If you paid attention in your geography class, you would know that nearly 97 percent of the earth’s surface is water. But not all of it is available for us to drink or use for agriculture, industry, and leisure. Only about 2.5 percent of this water, called freshwater, is usable for these purposes. Freshwater includes surface water and groundwater, or water below the earth’s surface, which is the primary source of our water needs. About 96 percent of the freshwater is groundwater.

Groundwater is also geographically variable depending on soil moisture, porosity, et cetera, and maintaining its reserves requires sustainable practices. For example, over-extraction of groundwater can push the saltwater that lies further down to rising and contaminate groundwater. As nature intended, freshwater is a replenishable source. If we follow sustainable practices, it can be a long-lasting gift to the planet. Many of our traditional societies understood this discipline and treated water with respect until we marched into the 20th century. Then all hell broke loose as industrialization, urbanization, pollution, and deforestation went on steroids. We began to abuse the gift of water, resulting in the arrival of climate change. Today, freshwater stocks in the planet’s pantry are depleting faster than you say ‘Cheers’.

Unpredictable rainfall, floods, storms, droughts, and melting glaciers severely disrupt the planet’s water cycle. Add changes in precipitation patterns, snowfall and runoffs, pollution of freshwater bodies such as lakes, rivers, tributaries, and streams by toxins due to industrial sin, and you will see why our primary sources of water, surface and groundwater, and farmed rainwater are under threat.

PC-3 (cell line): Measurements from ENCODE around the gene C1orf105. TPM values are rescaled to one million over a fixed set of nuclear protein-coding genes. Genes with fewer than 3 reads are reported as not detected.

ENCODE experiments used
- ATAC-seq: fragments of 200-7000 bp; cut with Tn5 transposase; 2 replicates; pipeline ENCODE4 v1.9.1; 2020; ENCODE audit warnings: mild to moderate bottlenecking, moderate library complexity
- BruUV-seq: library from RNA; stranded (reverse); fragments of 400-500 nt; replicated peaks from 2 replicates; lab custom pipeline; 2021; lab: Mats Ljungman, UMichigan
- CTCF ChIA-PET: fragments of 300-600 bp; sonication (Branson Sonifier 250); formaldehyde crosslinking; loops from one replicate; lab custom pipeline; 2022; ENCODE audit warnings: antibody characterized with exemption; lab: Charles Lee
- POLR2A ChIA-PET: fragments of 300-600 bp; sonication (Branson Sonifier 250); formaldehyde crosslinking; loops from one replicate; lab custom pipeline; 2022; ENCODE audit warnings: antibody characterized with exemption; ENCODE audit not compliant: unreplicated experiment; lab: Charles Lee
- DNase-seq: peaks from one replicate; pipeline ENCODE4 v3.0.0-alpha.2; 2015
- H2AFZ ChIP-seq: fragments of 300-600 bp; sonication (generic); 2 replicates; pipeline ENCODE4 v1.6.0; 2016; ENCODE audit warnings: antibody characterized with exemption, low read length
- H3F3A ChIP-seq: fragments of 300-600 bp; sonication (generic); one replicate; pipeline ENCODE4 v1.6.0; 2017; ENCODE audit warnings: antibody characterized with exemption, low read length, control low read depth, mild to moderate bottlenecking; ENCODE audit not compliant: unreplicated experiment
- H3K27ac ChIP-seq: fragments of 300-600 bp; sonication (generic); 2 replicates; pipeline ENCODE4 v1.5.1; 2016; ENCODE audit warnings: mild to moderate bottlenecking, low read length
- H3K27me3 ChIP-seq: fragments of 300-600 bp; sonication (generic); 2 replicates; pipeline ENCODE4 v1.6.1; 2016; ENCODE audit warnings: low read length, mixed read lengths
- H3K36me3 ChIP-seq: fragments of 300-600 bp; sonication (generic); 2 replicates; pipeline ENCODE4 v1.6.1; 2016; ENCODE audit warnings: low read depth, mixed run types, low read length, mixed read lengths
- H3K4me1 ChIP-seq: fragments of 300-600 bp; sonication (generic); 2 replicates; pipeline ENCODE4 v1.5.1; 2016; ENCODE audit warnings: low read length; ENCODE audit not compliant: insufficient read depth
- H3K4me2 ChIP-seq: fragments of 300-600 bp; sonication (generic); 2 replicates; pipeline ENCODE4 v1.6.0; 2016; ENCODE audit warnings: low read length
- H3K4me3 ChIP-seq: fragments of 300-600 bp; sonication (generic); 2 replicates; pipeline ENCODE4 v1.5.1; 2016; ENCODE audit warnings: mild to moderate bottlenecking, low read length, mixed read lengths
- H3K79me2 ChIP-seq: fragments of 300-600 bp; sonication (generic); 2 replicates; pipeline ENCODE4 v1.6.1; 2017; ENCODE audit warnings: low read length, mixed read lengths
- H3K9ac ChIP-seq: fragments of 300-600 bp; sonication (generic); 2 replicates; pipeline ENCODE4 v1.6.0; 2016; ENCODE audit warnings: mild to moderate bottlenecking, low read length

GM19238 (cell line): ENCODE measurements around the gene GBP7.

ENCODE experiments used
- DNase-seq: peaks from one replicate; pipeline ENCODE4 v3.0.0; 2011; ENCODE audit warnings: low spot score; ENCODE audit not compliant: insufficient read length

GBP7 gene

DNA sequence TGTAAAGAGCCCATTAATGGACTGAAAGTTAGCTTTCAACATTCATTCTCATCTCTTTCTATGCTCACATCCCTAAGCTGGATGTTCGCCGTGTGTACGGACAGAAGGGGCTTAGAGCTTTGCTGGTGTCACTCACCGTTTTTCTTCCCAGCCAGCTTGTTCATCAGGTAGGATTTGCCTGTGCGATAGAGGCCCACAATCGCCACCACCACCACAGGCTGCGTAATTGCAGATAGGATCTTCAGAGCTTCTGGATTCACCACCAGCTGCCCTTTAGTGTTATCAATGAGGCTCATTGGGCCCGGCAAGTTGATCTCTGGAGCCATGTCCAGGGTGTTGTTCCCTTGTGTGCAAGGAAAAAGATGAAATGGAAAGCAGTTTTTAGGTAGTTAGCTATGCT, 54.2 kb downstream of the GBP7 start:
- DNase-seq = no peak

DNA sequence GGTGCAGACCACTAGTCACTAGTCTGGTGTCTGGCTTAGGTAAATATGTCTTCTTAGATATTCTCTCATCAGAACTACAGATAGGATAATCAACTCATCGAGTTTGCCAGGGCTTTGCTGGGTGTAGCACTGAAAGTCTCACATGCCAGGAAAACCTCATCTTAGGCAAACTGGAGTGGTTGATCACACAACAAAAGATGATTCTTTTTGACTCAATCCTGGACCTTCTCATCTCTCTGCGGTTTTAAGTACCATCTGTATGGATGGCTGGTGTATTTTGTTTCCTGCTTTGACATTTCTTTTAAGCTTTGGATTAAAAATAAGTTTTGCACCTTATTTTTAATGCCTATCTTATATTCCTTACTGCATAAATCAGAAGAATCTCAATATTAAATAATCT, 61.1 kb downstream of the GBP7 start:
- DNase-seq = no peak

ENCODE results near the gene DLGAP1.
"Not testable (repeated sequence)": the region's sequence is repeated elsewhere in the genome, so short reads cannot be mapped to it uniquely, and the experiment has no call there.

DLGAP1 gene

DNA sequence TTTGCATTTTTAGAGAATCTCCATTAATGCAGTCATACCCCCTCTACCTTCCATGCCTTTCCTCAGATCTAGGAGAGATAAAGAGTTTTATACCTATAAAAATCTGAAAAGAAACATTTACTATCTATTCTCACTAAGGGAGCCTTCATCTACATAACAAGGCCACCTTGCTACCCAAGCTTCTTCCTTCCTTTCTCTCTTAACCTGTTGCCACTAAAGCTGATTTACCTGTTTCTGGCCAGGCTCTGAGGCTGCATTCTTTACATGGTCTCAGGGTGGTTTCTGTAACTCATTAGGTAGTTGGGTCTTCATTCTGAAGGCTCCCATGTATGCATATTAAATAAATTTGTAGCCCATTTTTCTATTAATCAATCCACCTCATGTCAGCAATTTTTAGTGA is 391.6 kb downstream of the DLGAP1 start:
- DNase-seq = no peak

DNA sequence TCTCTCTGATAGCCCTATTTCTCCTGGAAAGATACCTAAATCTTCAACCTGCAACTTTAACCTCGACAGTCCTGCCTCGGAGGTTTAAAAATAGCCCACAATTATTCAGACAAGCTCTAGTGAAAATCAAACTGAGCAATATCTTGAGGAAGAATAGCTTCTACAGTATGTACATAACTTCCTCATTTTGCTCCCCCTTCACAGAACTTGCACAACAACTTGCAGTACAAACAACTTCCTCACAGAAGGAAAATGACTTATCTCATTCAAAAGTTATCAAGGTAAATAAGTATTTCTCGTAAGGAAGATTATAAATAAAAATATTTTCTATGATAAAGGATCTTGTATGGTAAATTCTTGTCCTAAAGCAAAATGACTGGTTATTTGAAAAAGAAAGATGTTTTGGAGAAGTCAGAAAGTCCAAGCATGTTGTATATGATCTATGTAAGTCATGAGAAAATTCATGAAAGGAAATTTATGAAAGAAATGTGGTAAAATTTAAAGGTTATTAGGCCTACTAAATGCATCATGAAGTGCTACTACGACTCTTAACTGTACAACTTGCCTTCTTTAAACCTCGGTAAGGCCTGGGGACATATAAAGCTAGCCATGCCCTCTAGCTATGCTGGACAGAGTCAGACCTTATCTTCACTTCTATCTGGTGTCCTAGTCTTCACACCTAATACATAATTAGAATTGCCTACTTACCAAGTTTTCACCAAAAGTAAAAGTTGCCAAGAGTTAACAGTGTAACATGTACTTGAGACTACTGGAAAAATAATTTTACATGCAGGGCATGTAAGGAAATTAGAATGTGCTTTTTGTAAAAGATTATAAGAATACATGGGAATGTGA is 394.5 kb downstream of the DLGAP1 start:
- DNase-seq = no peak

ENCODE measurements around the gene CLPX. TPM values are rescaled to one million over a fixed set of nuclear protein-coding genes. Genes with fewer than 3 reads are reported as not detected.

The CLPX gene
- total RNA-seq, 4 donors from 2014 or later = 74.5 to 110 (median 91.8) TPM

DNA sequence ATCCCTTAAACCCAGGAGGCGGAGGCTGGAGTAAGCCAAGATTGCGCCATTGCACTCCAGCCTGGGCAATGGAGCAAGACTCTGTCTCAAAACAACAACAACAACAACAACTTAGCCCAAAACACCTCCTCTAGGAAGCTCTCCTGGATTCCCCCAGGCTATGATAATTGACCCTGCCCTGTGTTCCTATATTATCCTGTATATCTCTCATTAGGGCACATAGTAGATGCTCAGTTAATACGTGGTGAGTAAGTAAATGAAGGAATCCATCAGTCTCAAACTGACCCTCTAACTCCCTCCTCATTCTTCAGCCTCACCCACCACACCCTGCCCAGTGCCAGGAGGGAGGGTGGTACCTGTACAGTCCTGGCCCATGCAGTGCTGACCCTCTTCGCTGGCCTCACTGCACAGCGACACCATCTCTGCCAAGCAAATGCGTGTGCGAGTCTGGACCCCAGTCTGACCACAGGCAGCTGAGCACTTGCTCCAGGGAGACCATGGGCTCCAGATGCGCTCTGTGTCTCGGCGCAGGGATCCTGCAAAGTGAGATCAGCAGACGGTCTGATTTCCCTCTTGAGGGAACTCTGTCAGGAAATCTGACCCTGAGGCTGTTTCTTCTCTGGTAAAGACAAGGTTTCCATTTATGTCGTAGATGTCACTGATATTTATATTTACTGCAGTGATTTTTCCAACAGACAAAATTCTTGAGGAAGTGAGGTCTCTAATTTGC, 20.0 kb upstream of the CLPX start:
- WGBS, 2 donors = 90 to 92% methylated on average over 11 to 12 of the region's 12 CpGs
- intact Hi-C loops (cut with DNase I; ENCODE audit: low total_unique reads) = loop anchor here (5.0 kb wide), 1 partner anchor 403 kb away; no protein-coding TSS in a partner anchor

This is the big picture, of which wastewater treatment is a significant part.

What is wastewater?

The residual output of any water used in homes, industries, commercial areas, agriculture, et cetera is wastewater. Wastewater can also include stormwater, rainwater, runoffs, floodwaters, even sewer overflows. But this does not mean the wastewater can be discarded and forgotten.

Why bother with wastewater treatment?

The range of toxins, chemicals, additives, and bacteria that wastewater contains poses a threat to the entire ecosystem if released back into it untreated. Therefore, we must treat wastewater.